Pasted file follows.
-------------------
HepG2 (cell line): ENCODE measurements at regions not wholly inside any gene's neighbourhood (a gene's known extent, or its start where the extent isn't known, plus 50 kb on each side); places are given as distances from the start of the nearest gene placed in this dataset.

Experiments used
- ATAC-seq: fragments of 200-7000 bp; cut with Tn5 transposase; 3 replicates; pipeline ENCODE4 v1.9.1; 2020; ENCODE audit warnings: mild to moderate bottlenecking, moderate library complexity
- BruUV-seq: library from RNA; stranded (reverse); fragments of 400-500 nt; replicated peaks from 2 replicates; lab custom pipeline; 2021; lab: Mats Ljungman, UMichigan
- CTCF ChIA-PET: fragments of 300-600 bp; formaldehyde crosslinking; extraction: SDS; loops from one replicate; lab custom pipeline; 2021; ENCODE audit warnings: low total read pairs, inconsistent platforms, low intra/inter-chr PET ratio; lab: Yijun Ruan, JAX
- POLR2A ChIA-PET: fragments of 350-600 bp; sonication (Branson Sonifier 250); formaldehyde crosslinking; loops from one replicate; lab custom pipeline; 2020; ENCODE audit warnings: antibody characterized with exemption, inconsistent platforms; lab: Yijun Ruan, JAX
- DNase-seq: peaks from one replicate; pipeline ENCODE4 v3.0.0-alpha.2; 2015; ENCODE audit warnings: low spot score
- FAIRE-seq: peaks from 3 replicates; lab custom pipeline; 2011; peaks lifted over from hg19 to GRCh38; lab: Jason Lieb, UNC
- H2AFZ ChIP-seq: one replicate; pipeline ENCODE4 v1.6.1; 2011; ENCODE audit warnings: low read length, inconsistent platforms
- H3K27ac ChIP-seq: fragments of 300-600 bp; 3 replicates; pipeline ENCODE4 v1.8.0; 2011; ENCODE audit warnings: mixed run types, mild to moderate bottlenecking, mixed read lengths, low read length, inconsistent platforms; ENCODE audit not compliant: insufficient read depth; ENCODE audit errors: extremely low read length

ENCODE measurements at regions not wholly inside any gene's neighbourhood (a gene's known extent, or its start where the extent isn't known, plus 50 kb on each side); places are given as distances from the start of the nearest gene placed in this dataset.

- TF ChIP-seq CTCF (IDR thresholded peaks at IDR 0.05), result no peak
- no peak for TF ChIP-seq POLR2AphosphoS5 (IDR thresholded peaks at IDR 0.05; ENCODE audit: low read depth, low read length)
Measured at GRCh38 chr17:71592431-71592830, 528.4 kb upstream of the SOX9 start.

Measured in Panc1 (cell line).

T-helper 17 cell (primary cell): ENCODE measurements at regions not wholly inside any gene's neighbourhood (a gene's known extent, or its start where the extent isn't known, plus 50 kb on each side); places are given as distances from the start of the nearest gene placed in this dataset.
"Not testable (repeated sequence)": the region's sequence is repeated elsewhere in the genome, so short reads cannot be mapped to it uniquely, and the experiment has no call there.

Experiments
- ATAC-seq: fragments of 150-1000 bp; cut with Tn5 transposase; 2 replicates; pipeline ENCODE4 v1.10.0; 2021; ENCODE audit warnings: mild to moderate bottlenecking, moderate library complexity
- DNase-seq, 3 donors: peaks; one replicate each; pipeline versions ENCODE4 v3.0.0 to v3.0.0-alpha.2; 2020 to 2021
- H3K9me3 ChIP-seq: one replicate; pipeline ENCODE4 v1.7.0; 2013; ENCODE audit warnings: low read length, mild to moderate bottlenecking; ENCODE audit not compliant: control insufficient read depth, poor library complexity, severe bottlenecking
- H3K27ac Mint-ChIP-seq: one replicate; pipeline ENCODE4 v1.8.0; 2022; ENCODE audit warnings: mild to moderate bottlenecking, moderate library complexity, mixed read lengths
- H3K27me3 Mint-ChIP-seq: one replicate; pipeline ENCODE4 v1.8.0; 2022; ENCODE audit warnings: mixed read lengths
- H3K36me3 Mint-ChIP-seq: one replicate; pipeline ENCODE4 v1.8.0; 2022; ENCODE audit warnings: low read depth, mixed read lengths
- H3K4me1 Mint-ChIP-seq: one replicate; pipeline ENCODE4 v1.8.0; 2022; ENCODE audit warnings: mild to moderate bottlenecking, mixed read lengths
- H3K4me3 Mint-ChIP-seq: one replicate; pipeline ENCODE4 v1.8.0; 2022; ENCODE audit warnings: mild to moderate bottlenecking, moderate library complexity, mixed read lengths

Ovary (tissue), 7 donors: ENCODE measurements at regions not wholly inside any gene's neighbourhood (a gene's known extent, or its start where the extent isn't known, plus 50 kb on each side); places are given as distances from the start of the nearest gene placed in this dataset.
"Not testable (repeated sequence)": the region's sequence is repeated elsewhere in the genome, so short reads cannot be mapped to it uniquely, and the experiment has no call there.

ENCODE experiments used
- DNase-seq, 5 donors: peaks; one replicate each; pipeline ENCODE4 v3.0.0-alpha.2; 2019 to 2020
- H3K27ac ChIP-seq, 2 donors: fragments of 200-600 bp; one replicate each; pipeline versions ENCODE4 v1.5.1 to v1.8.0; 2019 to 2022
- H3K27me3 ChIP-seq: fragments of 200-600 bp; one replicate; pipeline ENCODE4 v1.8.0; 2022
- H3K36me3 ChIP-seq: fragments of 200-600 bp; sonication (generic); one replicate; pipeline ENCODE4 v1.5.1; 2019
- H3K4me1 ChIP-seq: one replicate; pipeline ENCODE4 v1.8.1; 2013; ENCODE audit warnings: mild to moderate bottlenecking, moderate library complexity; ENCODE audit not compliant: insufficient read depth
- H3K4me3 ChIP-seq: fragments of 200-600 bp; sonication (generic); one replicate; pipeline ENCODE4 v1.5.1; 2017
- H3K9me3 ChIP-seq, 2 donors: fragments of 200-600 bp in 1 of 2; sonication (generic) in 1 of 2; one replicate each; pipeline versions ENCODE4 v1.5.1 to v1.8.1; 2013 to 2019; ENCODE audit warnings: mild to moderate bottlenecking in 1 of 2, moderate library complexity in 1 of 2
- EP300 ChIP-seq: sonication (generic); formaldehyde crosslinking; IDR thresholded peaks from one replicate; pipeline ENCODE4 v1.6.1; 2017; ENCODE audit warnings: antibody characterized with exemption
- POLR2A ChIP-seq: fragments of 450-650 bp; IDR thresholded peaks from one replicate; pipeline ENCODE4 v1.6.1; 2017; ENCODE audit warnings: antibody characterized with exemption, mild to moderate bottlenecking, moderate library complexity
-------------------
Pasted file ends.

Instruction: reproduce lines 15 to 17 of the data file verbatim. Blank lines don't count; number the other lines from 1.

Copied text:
Measured in Panc1 (cell line).

T-helper 17 cell (primary cell): ENCODE measurements at regions not wholly inside any gene's neighbourhood (a gene's known extent, or its start where the extent isn't known, plus 50 kb on each side); places are given as distances from the start of the nearest gene placed in this dataset.
"Not testable (repeated sequence)": the region's sequence is repeated elsewhere in the genome, so short reads cannot be mapped to it uniquely, and the experiment has no call there.